What is Breastfeeding?
Breastfeeding, also called nursing, can be an easy and inexpensive way for a mother to feed her child.
According to the American Academy of Pediatrics (AAP) Policy Statement on Breastfeeding, women who don’t have health problems should exclusively breastfeed their infants for at least the first six months of life. The AAP suggests that women try to breastfeed for the first 12 months of life because of the benefits to both the mother and baby.
What are the benefits of breastfeeding?
Breastfeeding offers many benefits to the baby:
Breast milk provides the right balance of nutrients to help an infant grow into a strong and healthy toddler.
Breastfed infants, and those who are fed expressed breast milk, have fewer deaths during the first year and experience fewer illnesses than babies fed formula.
Some of the nutrients in breast milk also help protect an infant against some common childhood illnesses and infections, such as diarrhea, middle ear infections, and certain lung infections.
Breastfeeding also benefits the mother:
In response to the baby's sucking, the mother's body releases a hormone that makes her uterus contract and get smaller.
Many mothers also get emotional benefits from breastfeeding because of the closeness of this interaction with the baby and from the satisfaction of helping to nourish their babies.
Some research suggest that mothers who breastfeed their babies have fewer episodes of post-delivery depression.
There is evolving evidence to indicate that certain types of cancer (such as breast, uterus, and ovarian cancer) occur less often in mothers who have breastfed their babies.
Many societies and cultures also encourage mothers to breastfeed, which can offer support to a new mother.
What if I have trouble breastfeeding?
Even though breastfeeding is a natural process, it's not always easy. Many health care providers suggest that women get lactation support to learn how to breastfeed and what is involved with breastfeeding. Many health centers, clinics, and hospitals have lactation support specialists, such as an Internationally Board Certified Lactation Consultant (IBCLC) or a Certified Lactation Counselor (CLC), on staff. Ask your health care provider for more information about getting help with breastfeeding. Even with help, though, some women still have trouble breastfeeding or cannot breastfeed.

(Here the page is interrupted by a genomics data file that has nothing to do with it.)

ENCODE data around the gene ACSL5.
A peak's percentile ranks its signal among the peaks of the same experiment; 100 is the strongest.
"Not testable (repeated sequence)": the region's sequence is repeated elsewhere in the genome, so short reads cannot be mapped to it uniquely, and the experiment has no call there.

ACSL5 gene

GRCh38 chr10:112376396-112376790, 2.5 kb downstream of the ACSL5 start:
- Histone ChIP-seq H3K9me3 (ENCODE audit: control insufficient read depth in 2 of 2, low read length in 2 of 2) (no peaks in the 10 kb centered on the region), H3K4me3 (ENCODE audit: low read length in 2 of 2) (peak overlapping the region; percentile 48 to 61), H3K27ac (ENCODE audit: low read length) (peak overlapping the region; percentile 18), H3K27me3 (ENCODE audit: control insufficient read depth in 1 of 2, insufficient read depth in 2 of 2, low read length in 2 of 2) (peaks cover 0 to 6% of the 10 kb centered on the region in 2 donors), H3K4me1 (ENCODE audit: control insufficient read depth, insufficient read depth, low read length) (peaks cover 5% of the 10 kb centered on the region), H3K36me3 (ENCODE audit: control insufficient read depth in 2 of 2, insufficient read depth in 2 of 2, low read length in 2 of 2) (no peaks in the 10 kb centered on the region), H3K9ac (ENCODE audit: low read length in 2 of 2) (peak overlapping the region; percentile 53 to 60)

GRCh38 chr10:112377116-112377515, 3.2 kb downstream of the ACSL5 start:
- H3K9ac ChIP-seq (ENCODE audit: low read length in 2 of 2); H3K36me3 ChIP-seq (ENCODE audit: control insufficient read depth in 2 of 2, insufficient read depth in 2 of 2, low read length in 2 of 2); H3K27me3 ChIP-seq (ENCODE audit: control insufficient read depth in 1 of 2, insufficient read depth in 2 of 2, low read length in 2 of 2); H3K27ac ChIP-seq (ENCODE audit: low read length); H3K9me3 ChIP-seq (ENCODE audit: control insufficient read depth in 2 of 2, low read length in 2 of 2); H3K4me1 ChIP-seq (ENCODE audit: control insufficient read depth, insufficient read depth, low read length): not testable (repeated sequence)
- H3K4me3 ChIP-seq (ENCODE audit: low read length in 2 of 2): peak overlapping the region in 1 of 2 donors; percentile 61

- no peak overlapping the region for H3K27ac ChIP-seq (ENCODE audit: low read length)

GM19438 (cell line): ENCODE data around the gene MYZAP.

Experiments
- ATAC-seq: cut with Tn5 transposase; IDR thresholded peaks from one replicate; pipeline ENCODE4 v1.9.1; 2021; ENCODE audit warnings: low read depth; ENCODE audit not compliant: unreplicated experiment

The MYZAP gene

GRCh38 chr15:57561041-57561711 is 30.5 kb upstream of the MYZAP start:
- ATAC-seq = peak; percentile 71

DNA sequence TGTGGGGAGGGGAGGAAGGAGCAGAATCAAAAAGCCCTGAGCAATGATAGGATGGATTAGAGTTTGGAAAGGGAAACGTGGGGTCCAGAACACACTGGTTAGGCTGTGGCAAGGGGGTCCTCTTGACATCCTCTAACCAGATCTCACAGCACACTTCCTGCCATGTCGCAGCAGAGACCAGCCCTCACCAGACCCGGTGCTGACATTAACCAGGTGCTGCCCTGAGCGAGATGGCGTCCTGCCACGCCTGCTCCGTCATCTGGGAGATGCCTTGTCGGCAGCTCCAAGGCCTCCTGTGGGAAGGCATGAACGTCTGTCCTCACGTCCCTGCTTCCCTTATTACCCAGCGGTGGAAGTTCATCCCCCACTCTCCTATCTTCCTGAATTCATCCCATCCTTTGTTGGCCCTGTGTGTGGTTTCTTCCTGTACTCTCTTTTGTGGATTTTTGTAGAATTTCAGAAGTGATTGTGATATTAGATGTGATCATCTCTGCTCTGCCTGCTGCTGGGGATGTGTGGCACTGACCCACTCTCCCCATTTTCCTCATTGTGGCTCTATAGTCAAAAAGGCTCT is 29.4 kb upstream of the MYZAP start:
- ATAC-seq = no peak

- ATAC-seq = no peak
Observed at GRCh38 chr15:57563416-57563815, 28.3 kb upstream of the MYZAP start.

Are there cases in which it is better not to breastfeed?
In certain situations, health care providers may advise a woman not to breastfeed:
A woman with certain health conditions, such as HIV or active tuberculosis, should not breastfeed because she risks giving the infection to her infant through her breast milk.
Women who actively use drugs or do not control their alcohol intake, or who have a history of these situations, may also be advised not to breastfeed.
Certain medicines, including some mood stabilizers and migraine medicines, can also pass through the breast milk and cause harm to the infant.
Women with certain chronic illnesses may be advised not to breastfeed, or to take special steps to ensure their own health while breastfeeding. For example, women who have diabetes may need to eat slightly more food while they breastfeed, to prevent their blood sugar levels from dropping.
Women who have had breast surgery in the past may face some difficulties in breastfeeding. Please note: engorgement, hardening of the breast, “breast abscess,” fever, and use of pain medications or antibiotics are NOT reasons to stop breastfeeding. In fact, in some cases-such as breast abscess or breast hardening-emptying of the breast helps to relieve the problem.
If a mother stops breastfeeding before the child is a year old, then she should feed her infant iron-fortified, commercially available formula. Health care providers advise women not to give their infants cow's milk until the child is at least a year old.
If you have any health conditions, or you are taking any medications or over-the-counter supplements, you should discuss breastfeeding with your health care provider.
Source: What is Breastfeeding? Eunice Kennedy Shriver National Institute of Child Health and Human Development
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Last Reviewed: May 30, 2012